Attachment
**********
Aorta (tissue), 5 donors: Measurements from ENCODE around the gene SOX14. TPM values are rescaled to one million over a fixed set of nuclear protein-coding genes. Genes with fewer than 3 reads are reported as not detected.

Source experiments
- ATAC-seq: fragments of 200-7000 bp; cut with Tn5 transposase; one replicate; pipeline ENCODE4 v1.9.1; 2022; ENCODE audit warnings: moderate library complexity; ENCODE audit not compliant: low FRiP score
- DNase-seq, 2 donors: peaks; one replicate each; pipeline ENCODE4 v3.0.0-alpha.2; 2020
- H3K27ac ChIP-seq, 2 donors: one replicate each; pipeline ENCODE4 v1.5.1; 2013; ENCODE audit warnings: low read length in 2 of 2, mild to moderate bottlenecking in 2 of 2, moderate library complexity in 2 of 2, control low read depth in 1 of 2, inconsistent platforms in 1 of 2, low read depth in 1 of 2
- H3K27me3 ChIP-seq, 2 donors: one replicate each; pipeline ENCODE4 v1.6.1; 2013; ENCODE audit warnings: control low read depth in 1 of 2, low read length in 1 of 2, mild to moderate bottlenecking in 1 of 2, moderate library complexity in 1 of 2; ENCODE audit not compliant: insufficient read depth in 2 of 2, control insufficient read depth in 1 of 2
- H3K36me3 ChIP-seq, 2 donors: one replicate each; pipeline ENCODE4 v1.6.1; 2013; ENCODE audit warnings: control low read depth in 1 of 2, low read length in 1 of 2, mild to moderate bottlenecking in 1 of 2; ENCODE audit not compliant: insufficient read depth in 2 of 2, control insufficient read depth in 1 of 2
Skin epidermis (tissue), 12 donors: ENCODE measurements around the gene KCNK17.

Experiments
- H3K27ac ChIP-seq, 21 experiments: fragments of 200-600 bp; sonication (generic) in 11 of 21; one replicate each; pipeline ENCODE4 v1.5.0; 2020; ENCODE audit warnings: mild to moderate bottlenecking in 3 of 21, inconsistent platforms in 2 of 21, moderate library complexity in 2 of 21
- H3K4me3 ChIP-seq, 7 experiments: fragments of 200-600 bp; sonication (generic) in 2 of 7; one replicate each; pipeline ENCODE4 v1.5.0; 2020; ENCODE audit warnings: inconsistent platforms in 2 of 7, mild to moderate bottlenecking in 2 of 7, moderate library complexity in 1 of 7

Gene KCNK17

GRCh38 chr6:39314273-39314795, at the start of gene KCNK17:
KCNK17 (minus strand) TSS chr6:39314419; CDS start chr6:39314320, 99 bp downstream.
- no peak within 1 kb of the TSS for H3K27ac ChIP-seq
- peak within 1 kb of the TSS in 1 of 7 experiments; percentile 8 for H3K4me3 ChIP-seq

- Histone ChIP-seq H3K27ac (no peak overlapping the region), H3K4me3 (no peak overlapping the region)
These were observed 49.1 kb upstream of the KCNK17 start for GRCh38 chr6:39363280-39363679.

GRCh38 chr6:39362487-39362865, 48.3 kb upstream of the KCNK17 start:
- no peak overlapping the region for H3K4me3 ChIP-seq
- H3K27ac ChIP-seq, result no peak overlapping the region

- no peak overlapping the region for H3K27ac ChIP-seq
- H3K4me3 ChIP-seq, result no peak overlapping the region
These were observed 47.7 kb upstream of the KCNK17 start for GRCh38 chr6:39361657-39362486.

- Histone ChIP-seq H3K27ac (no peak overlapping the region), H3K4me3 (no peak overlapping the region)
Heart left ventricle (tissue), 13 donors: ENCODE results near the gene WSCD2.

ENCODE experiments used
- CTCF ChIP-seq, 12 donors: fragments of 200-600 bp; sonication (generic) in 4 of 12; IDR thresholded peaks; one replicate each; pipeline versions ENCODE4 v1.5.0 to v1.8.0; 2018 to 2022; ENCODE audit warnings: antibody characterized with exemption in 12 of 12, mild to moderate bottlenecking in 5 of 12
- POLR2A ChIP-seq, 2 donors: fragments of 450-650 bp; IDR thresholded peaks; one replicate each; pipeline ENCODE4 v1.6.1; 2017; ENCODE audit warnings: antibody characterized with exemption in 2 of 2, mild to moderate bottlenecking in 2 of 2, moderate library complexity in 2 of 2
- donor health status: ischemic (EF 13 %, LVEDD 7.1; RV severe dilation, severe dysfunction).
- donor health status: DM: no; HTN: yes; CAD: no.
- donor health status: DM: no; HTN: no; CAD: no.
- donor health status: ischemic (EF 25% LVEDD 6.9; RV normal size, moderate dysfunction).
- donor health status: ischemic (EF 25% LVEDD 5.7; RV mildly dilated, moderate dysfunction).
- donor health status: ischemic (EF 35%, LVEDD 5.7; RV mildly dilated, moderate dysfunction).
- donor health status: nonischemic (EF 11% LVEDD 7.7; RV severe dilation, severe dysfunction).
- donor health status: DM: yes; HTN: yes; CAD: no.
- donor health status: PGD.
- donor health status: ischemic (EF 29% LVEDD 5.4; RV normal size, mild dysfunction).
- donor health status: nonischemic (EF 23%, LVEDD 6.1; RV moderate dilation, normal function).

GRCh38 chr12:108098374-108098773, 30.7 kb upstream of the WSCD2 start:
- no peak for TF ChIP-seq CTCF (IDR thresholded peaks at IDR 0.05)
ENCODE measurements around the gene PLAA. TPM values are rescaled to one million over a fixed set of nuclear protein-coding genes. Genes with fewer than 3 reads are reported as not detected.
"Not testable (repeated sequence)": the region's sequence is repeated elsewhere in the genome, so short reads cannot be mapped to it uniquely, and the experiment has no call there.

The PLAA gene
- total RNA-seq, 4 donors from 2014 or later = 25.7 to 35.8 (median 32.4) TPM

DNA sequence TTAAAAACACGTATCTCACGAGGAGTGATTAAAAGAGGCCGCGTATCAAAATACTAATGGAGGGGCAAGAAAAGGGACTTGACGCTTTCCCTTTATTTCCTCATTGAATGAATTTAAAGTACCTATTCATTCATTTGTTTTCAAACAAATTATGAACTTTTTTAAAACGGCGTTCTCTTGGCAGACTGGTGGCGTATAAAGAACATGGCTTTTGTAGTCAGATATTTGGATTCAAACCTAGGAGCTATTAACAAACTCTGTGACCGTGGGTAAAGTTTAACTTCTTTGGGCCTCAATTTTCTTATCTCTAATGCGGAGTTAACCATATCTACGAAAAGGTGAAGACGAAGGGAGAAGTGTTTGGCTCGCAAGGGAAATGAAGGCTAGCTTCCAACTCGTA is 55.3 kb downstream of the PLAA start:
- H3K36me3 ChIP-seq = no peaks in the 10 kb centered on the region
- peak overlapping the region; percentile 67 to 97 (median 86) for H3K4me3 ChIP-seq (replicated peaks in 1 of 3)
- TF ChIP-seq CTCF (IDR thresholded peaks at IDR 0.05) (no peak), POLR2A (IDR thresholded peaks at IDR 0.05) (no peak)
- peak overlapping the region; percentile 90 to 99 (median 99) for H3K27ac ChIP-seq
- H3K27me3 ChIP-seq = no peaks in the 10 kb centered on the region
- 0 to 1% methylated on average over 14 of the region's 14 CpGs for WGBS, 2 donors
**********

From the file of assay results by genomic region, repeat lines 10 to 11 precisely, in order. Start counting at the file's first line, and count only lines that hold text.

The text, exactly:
- H3K27ac ChIP-seq, 21 experiments: fragments of 200-600 bp; sonication (generic) in 11 of 21; one replicate each; pipeline ENCODE4 v1.5.0; 2020; ENCODE audit warnings: mild to moderate bottlenecking in 3 of 21, inconsistent platforms in 2 of 21, moderate library complexity in 2 of 21
- H3K4me3 ChIP-seq, 7 experiments: fragments of 200-600 bp; sonication (generic) in 2 of 7; one replicate each; pipeline ENCODE4 v1.5.0; 2020; ENCODE audit warnings: inconsistent platforms in 2 of 7, mild to moderate bottlenecking in 2 of 7, moderate library complexity in 1 of 7